there goes Roe v Wade if and when that comes to the court if she's on the bench.  

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29 minutes ago, Sand said:

CNN says the pick is ACB.  She seemed to be at the top of lists for a while now, so this isn't a big surprise.

CNN trying to psyche Trump into proving them wrong and picking someone else, just to prove that their "sources" aren't reliable.

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She seems like an OK person. I'll let the pros weigh in on her decisions and legal writing.  Hopefully she doesn't have the same temperament as the last guy to go through confirmation hearings. 

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24 minutes ago, shadrap said:

I'll be curious whether the Senate Dems try to paint her as a racist,  homophobe,  or religious nut.  maybe an old classmate from high school shows up who remembers some bad behavior at a party, but she can't remember who's house it was in, when exactly it took place, who was there, how she got there &  how she got home.

It's been almost 40 years since the pubic hair on a can of Coke has been used...could be time to give this one a try again.

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10 minutes ago, apalmer said:

CNN trying to psyche Trump into proving them wrong and picking someone else, just to prove that their "sources" aren't reliable.

meta

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1 hour ago, Sand said:

CNN says the pick is ACB.  She seemed to be at the top of lists for a while now, so this isn't a big surprise.

Great news if true IMO.  This is the person I wanted Trump to nominate instead of Kavanaugh.

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its going to be interesting to see just how quickly they can move here.

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14 hours ago, johnnycakes said:

there goes Roe v Wade if and when that comes to the court if she's on the bench.  

Stop it.   Roe v Wade isn't going anywhere.   That's nothing more than fear mongering.

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36 minutes ago, perbach said:

Stop it.   Roe v Wade isn't going anywhere.   That's nothing more than fear mongering.

What about the continued erosion of the ability of women to get an abortion?  Like putting up requirements on the clinics or physicians such that all the clinics in an entire state close? 

ACB may be instrumental is allowing such barriers to exist or expand.

What if an entire bloc of southern states put up such barriers such that women would have to travel 700 miles to get an abortion?  Is that in the spirit of the Roe decision and the "settled" nature of the right to an abortion?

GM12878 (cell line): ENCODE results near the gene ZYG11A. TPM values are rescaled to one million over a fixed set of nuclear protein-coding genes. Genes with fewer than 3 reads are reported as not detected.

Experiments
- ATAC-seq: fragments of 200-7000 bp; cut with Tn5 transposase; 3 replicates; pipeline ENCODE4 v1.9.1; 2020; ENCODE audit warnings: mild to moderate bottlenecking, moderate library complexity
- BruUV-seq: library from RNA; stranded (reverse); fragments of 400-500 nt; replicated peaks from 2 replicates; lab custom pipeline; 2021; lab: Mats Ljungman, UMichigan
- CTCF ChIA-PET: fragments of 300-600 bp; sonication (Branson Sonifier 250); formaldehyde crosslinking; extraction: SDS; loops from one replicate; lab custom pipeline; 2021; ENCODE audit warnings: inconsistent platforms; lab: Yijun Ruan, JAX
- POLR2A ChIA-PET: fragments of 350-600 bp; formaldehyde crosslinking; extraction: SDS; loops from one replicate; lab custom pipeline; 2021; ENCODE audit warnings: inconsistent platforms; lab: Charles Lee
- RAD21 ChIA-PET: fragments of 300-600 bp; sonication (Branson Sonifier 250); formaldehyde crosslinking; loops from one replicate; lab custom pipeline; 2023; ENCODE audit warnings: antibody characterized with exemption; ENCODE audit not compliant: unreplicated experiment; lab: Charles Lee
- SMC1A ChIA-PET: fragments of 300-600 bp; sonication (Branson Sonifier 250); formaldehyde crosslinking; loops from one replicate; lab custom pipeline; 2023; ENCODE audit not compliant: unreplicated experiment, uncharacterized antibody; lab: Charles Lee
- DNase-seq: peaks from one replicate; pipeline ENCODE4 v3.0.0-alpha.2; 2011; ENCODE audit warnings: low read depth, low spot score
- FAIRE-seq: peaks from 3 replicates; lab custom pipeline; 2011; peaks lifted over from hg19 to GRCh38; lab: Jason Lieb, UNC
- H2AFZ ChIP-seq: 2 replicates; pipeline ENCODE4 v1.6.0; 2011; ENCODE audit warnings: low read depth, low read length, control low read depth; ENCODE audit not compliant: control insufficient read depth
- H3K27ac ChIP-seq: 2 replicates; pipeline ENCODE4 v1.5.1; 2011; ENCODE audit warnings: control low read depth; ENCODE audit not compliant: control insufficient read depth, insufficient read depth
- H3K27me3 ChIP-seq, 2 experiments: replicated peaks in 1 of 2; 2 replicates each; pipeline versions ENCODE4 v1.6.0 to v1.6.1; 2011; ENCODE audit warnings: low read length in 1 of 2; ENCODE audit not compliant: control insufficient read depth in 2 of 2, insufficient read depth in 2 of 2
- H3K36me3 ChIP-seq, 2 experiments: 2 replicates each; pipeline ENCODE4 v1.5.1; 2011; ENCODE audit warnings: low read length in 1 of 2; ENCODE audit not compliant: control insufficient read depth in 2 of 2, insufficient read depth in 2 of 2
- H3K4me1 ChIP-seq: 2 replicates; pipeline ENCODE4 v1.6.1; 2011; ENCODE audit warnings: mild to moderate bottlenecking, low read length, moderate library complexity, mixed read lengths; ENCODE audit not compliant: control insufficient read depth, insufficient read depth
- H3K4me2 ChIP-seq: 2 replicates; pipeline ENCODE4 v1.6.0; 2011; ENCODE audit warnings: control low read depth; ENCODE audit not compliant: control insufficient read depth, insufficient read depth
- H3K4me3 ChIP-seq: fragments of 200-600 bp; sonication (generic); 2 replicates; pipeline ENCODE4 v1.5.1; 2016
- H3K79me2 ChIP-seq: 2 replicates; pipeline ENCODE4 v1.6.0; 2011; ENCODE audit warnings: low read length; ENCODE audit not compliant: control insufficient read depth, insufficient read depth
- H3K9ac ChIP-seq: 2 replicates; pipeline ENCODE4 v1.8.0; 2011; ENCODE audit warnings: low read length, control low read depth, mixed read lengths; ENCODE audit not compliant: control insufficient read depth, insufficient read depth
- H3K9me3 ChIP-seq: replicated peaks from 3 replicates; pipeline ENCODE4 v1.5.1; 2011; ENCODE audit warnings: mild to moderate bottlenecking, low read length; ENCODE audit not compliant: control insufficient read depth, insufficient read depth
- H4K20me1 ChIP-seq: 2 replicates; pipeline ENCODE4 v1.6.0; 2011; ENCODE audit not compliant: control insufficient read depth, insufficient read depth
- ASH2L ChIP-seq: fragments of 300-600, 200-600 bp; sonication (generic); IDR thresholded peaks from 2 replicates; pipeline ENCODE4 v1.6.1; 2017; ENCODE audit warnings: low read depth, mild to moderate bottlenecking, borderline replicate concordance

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3 hours ago, Sinn Fein said:

its going to be interesting to see just how quickly they can move here.

Agreed. Do you have a prediction on the timeline and chances of things happening?

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16 hours ago, shadrap said:

I'll be curious whether the Senate Dems try to paint her as a racist,  homophobe,  or religious nut.  maybe an old classmate from high school shows up who remembers some bad behavior at a party, but she can't remember who's house it was in, when exactly it took place, who was there, how she got there &  how she got home.

It will be interesting, she seems like a fine choice but you know something is coming. 

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On 9/25/2020 at 4:29 PM, shadrap said:

I'll be curious whether the Senate Dems try to paint her as a racist,  homophobe,  or religious nut.  maybe an old classmate from high school shows up who remembers some bad behavior at a party, but she can't remember who's house it was in, when exactly it took place, who was there, how she got there &  how she got home.

I come from where she comes from. Dominican HS isn't/wasn't Georgetown Prep. There won't be a Kavanaugh. It's pure Trump that he went ahead and picked a guy that had been written about by his high school best friend. The flaws were known, but Trump went with it anyway.

Now the issues with Roe and Barrett's beliefs, those will be front and center and I'm sure there will be some ugliness on that front. But Barrett will not have any personal scandals like Kavanaugh, just as Gorsuch did not. My guess is Trump really did not want Barrett anyway but basically Senate and party types hornwrangeld him into it.